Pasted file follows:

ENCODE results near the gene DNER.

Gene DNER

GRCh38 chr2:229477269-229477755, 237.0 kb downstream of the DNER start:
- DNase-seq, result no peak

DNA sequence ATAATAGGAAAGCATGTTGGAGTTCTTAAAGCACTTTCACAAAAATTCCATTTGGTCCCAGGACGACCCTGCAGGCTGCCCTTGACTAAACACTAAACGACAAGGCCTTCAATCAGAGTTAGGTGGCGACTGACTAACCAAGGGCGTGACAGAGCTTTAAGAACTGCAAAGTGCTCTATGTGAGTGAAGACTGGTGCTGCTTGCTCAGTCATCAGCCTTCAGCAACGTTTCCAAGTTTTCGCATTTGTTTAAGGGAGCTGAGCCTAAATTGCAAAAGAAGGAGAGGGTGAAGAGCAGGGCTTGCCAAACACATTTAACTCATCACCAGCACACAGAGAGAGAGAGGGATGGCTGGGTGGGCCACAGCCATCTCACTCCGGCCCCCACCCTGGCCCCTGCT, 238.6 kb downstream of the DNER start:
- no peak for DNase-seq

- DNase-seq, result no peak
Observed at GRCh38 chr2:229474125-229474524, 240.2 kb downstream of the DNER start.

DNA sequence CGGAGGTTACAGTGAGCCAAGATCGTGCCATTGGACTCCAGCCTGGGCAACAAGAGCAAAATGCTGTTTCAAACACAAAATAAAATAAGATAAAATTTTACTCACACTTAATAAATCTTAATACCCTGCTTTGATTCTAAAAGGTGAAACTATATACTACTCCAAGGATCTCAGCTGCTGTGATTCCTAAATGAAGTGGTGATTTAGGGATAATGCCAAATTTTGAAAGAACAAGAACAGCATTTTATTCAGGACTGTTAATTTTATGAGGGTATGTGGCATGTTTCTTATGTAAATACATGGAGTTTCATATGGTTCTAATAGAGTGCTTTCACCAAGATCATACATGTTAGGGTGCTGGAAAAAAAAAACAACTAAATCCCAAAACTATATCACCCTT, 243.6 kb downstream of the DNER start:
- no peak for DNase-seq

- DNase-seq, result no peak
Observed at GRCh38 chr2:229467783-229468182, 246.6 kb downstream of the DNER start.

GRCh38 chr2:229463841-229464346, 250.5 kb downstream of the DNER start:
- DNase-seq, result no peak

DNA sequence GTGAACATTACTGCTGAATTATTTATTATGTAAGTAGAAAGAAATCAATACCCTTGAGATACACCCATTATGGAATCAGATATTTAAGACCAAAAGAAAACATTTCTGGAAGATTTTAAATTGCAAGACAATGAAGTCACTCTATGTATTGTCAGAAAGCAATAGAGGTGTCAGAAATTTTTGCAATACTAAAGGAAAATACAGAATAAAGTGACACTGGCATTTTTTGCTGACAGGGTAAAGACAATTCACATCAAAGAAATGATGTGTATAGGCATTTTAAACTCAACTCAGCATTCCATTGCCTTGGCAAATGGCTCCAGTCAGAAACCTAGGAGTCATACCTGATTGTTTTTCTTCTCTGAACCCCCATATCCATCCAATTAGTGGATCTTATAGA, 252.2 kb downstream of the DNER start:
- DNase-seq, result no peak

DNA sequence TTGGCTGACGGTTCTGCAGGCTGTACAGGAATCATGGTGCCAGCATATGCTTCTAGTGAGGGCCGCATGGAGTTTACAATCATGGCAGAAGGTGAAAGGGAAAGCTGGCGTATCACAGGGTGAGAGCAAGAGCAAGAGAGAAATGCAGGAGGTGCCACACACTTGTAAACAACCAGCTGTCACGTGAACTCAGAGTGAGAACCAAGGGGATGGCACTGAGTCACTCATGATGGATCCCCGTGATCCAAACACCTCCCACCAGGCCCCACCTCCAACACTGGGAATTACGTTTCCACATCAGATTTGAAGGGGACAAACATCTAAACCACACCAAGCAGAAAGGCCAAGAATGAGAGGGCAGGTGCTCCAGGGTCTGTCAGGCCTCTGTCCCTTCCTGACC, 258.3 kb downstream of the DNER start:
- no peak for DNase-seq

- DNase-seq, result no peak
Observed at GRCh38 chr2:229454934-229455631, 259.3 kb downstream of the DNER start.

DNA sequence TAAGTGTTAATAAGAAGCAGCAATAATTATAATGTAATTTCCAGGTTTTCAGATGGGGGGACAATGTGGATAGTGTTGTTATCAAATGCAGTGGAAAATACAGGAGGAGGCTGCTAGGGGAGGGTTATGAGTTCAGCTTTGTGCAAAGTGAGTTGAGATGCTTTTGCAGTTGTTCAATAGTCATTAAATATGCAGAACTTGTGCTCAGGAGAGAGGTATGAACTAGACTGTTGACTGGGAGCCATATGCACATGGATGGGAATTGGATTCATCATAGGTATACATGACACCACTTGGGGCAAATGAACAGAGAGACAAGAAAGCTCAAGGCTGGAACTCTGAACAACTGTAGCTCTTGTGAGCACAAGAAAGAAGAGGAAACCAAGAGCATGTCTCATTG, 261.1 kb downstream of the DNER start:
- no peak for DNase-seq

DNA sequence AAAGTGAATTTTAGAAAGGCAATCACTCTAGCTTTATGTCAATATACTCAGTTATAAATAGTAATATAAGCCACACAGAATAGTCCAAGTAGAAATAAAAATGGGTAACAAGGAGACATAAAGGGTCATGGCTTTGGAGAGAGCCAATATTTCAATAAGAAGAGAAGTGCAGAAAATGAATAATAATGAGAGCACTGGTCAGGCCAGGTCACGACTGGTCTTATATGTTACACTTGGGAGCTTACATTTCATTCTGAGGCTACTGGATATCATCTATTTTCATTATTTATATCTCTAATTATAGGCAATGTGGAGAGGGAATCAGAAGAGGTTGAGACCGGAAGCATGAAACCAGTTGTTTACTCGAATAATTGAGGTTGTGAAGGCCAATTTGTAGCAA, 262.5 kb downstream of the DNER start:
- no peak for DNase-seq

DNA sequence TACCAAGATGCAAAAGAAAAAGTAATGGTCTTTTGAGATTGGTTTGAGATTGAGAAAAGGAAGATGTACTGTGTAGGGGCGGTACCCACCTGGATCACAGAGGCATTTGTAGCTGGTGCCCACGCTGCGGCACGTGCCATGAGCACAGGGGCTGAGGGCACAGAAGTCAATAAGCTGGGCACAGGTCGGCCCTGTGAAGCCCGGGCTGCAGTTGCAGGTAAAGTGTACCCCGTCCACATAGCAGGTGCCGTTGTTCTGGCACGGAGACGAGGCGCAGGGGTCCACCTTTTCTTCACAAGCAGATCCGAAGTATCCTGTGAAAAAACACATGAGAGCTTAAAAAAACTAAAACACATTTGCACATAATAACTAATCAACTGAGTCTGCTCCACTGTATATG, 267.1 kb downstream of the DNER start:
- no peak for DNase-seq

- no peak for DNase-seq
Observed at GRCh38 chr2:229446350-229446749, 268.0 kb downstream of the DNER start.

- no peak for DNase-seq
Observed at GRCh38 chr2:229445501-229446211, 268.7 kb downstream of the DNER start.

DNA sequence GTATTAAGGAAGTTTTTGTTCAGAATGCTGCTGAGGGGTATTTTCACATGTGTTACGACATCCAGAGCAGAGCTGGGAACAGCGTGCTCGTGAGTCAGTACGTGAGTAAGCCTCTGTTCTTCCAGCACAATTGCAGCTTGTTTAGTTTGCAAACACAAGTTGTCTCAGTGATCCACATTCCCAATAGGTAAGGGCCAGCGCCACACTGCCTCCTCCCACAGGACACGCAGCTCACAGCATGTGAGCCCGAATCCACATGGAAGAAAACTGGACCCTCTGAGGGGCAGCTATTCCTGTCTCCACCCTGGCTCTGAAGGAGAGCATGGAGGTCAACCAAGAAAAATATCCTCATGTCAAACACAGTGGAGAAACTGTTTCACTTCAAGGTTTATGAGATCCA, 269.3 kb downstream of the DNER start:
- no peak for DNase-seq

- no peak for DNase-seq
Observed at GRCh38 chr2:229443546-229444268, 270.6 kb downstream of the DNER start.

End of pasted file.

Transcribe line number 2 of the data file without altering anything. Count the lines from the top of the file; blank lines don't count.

Gene DNER